Fractionated stereotactic body radiation therapy in the treatment of previously-irradiated recurrent head and neck carcinoma: updated report of the University of Pittsburgh experience

Jean-Claude Rwigema, Dwight E Heron, Robert L Ferris, Michael Gibson, Annette Quinn, Yong Yang, Cihat Ozhasoglu, Steven Burton
American Journal of Clinical Oncology 2010, 33 (3): 286-93

OBJECTIVES: The aim of this study was to assess the safety and outcome of stereotactic body radiotherapy (SBRT) in patients with recurrent previously irradiated squamous cell carcinoma of the head and neck (rSCCHN).

METHODS: We reviewed our experience with 85 patients who received SBRT for rSCCHN between January 2003 and May 2008. The mean dose of SBRT was 35 Gy (range: 15-44 Gy). The following end points were evaluated: tumor response, time-to-progression, acute and late toxicities, local control (LC) rates and impact of tumor dose and tumor size on LC, and overall survival.

RESULTS: The median follow-up of all patients was 6 months (range: 1.3-39 months). For those patients who were alive at last follow-up (40%) the median follow-up was 17.6 months. The mean total dose of prior radiation to the primary site was 74 Gy (range: 32-170 Gy). Those patients who received SBRT <35 Gy had significantly lower LC than those with > or =35 Gy at 6 months the median follow-up time (P = 0.014). Tumor responses were 34% complete response, 34% partial response, 20% stable disease, and 12% progressive disease. Among those with an initial tumor response followed by progression (58 patients), there was a median interval of 5.5 months for time-to-progression. The 1-year and 2-year LC and overall survival rates for all patients were 51.2% and 30.7%, and 48.5% and 16.1%, respectively. Overall, the median survival for all patients was 11.5 months (range: 3-51). Treatment was well-tolerated with no grade 4 or 5 treatment-related toxicities.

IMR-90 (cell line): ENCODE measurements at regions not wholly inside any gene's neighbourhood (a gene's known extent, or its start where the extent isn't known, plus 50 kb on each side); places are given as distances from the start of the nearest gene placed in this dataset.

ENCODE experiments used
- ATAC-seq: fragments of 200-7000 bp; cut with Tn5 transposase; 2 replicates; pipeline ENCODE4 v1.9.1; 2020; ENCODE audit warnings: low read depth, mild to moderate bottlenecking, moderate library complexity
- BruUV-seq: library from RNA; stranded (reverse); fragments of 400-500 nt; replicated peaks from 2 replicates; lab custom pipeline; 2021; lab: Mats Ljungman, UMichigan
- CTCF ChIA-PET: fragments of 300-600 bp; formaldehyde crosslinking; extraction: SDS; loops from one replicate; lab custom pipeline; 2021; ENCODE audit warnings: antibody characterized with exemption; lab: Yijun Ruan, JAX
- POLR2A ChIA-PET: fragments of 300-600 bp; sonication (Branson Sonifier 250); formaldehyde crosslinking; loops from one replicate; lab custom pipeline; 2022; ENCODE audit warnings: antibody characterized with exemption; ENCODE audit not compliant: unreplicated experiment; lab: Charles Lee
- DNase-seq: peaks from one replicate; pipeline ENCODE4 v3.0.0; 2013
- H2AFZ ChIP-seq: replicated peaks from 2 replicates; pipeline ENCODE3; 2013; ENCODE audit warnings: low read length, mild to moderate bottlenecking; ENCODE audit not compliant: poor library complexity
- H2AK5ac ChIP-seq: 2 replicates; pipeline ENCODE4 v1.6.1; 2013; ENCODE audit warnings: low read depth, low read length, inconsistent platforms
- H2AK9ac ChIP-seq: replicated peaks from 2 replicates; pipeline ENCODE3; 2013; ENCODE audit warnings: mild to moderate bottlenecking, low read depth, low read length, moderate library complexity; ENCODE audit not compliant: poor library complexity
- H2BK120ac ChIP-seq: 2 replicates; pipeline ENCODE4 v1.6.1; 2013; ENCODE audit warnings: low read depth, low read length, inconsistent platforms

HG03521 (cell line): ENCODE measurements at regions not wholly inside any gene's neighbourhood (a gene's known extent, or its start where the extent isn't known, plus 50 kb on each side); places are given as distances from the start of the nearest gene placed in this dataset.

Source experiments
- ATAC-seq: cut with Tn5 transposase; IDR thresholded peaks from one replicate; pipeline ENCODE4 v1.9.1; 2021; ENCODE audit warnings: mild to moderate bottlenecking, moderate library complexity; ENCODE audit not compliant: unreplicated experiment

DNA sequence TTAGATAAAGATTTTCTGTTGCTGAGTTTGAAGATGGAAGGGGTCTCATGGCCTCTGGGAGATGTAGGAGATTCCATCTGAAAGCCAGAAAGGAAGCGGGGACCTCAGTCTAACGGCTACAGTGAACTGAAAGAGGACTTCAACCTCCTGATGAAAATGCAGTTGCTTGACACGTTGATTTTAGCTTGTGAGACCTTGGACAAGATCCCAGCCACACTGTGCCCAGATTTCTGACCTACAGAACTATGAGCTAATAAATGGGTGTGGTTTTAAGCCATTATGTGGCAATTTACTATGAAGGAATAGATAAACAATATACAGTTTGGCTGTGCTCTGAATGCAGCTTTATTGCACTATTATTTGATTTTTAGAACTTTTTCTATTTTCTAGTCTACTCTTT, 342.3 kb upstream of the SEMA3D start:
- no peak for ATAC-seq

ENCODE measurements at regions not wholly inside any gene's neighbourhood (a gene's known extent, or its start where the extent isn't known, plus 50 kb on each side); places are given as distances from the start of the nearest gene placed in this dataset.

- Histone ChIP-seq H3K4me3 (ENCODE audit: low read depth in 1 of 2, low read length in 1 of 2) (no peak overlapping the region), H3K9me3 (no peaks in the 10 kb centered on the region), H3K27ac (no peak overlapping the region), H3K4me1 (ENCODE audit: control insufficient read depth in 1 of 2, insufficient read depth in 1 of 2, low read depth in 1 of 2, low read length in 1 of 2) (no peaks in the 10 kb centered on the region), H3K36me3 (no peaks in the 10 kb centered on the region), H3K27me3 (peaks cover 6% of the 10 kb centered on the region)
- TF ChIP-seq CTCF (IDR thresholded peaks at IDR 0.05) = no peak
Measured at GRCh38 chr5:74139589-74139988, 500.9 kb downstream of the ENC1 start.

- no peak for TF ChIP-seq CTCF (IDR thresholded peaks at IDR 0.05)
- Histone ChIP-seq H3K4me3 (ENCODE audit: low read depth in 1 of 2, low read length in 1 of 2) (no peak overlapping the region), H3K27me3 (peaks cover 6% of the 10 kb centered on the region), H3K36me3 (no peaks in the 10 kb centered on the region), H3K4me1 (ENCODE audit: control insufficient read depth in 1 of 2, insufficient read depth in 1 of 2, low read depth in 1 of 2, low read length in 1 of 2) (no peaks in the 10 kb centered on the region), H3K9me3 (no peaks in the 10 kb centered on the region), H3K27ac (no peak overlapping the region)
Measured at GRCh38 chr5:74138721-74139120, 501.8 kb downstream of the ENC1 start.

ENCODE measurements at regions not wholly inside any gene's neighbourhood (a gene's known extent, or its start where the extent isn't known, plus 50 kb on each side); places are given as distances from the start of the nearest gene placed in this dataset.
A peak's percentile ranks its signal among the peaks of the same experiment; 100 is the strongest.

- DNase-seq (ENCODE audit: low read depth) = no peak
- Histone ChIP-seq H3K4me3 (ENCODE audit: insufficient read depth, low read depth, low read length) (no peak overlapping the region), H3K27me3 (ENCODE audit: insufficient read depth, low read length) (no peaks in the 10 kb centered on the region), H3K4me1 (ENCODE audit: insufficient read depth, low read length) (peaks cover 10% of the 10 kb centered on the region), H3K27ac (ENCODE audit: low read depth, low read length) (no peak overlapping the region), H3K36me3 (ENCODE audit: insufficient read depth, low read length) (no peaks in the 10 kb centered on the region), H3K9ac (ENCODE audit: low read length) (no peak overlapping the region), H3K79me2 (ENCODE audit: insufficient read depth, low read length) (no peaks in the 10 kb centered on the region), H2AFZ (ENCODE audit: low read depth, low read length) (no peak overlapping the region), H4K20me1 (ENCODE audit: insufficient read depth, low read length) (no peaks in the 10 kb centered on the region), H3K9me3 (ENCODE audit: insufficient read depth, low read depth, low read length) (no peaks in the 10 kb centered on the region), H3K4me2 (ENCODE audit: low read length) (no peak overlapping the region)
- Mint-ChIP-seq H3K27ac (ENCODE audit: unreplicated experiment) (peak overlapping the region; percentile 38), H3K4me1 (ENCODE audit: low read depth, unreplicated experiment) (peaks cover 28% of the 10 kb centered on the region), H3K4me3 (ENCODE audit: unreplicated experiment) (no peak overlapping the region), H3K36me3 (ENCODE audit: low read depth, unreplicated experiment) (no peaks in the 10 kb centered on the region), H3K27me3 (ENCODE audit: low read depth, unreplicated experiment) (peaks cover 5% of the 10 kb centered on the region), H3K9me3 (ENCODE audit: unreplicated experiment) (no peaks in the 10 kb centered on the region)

CONCLUSIONS: SBRT is feasible and safe with minimal toxicities for treatment of rSCCHN patients with prior radiation therapy deemed to be poor candidates for re-irradiation by conventional means.

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